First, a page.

"It's terrible that that could have happened," said one school official who declined to be named. "But it isn't the first incident, and it isn't going to be the last."
The driver and attendant, both Laidlaw employees, were fired immediately, said school officials.
Linda James' main concern is that her 17-year-old son comes home in one piece from Mamie D. Lee School in Northeast.
Her son, Kenneth Beasley, is severely learning disabled. He had to go to the hospital last year after a bus driver sprayed him in the eyes with window cleaner, said Mrs. James.
"That was the worst incident," she said. "The driver used to curse him, slap him, kick him, beat him up sometimes. Other times, he just didn't pick him up because they didn't want him on the bus."
Children sometimes get lost on the system.
Dencia, picked up on time one morning last year, was taken to Shaad Elementary School the wrong school. A Shaad teacher realized she didn't belong there, called Green Elementary and was finally able to make sense of the situation. But because Dencia was not on the bus driver's list, he refused to take her home. Instead, she remained at Shaad until 4 p.m., when another Laidlaw driver finally agreed to take Dencia to Green.
Ms. Johnson wasn't informed until late afternoon.
"It's sad and comical that something like this happens in the nation's capital," said Ms. Johnson.
The D.C. school system buses only special-education students about 3,500 of the system's 71,000 students. Most of the students go to schools outside the District, with the school system providing bus service for about 900.
Laidlaw takes care of the other 2,600 special-education students under a contract signed last spring with the financial control board a contract the board hoped would solve a problem that has dogged the school system.
After years of complaints and a series of lawsuits, the school's transportation system came under court supervision in 1996. Even with the suit, the complaints have not subsided.
And Laidlaw's arrival hasn't changed the level of frustration among parents in the city. From August through Jan. 14, District of Columbia Public Schools (DCPS) logged 3,185 complaints from parents on busing issues, according to a school transportation official's testimony in a March hearing in front of the City Council.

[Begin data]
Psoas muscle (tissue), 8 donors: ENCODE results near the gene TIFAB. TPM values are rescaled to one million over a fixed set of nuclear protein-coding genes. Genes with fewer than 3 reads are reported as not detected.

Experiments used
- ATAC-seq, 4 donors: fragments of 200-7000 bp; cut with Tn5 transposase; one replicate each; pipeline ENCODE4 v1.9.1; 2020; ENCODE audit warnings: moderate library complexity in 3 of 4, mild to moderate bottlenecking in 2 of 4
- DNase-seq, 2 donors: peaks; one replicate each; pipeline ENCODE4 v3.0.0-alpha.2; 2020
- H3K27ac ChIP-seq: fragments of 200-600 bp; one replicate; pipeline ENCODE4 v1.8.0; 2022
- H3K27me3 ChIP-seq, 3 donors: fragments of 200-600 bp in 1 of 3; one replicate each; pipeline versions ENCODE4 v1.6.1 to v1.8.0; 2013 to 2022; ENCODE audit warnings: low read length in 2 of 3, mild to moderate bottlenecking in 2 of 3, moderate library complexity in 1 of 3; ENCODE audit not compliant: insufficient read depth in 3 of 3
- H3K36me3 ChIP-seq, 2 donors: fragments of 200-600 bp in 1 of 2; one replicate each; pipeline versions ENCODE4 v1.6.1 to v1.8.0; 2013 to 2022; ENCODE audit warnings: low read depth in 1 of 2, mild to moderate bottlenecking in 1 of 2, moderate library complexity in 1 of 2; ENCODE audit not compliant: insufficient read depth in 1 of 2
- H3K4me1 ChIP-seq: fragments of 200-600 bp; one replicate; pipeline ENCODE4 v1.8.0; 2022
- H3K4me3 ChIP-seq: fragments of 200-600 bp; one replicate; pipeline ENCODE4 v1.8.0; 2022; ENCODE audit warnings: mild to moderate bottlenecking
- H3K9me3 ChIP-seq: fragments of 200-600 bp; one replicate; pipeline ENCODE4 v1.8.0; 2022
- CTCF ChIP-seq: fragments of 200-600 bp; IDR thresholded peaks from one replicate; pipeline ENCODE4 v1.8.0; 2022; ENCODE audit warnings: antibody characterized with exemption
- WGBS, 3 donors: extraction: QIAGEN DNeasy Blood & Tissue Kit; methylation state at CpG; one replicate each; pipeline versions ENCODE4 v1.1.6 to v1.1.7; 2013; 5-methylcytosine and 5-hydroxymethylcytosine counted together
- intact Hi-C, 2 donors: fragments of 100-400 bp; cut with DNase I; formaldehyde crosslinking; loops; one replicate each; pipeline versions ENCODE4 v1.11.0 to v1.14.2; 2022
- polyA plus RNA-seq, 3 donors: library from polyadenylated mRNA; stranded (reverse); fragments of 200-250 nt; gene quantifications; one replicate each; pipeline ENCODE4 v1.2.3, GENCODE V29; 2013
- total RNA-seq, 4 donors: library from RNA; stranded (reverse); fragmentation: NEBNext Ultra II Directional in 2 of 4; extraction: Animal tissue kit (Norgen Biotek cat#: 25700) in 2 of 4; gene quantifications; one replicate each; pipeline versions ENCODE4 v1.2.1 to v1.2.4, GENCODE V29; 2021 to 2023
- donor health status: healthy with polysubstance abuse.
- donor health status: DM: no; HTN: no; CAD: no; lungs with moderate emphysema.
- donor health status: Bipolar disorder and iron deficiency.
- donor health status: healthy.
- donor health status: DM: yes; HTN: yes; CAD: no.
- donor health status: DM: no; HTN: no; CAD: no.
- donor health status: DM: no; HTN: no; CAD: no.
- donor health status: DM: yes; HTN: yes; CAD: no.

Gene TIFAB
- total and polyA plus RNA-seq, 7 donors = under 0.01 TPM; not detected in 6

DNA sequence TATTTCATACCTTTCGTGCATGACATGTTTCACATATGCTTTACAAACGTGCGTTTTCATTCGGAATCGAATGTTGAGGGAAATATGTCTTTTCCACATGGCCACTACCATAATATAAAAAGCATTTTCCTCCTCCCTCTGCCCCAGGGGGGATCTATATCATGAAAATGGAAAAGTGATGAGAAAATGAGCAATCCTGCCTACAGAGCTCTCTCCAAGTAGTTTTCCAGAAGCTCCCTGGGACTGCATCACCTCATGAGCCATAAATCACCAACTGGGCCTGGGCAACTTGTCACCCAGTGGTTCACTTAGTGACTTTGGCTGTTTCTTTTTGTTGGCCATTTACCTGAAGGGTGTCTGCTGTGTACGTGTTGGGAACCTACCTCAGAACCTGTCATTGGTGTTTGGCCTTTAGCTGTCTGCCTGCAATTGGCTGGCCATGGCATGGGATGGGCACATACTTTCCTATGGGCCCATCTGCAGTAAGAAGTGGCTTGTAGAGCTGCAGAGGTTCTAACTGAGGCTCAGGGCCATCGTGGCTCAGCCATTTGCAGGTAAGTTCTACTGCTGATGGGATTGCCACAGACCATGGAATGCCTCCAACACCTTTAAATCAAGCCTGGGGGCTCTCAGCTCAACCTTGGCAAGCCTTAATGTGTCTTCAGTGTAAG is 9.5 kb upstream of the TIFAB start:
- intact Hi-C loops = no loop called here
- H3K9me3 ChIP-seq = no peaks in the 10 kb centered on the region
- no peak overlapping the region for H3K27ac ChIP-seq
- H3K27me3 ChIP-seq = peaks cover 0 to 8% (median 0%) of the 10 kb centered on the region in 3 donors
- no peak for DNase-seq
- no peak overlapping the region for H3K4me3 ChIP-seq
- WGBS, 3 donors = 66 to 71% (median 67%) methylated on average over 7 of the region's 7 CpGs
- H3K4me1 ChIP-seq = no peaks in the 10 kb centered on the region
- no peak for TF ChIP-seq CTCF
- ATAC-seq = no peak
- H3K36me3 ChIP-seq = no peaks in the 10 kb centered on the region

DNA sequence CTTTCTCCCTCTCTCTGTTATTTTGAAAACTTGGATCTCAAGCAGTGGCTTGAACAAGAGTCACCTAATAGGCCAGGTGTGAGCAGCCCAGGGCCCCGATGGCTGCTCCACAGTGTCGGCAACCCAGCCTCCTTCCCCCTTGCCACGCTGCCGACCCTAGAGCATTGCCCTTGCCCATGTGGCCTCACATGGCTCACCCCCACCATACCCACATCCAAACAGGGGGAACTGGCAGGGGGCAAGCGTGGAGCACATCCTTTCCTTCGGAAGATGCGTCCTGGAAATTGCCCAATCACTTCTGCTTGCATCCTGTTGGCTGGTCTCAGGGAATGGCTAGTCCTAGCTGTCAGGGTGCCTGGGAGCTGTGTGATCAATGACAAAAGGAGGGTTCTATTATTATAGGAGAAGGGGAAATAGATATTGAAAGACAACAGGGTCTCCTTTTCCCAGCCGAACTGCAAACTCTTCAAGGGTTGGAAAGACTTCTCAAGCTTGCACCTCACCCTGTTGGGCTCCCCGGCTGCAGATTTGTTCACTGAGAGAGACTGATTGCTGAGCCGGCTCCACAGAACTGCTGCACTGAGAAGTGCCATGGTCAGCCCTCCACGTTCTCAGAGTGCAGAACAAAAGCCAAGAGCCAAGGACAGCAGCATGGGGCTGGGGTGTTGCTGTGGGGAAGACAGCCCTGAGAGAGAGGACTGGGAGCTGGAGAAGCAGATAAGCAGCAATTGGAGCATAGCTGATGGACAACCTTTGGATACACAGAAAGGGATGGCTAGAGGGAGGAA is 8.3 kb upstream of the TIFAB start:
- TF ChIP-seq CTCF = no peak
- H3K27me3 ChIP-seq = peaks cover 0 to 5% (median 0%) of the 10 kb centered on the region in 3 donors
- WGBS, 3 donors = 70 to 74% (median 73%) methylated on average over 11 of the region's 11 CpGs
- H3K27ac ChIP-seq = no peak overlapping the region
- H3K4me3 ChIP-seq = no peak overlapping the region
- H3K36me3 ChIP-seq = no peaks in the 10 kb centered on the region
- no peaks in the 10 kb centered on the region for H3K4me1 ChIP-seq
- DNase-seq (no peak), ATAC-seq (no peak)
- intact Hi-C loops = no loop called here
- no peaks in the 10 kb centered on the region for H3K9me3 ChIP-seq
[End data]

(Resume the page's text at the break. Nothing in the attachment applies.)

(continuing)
At least one out of 10 D.C. special-education students missed some morning classes during the first two months of the year, according to a March 6 court report filed by Elise Baach, the special master appointed by the court to oversee the case.
And a DCPS analysis calculated that in the first two weeks of the school year, Laidlaw failed to pick up almost 200 children. When efforts to get Laidlaw to correct the oversights failed, exasperated DCPS officials decided to take back some of the Laidlaw routes.
But the problems continued.
From August through February, another 3,000 buses were more than 15 minutes late. While school officials say that number has decreased, DCPS continues to take over routes. But the District's drivers are not perfect either, say parents and school officials.
"We have had ongoing problems with DCPS," said Sharon Raimo, executive director of the St. Coletta School in Alexandria. "We have one child assigned to a particular route. The bus won't pick him up because he is not on their manifest. He's been assigned. It makes no sense."
In the meantime, the special-education transportation tab continues to grow. In the 1998-99 school year, the city spent $27 million to transport 3,000 children. This school year, the bill rose to $35 million for about 3,500 students. School officials have asked for $40 million more than $10,000 per student for next year, as special education has come to account for 30 percent of the school's annual budget.
"At $10,000 per child, why can't we get this right?" asked Mr. Chavous.
Antonious Williams is wondering the same thing as her daughter waits for the bus. "She shouldn't have to deal with this," she said, looking at her daughter. "She has enough to deal with."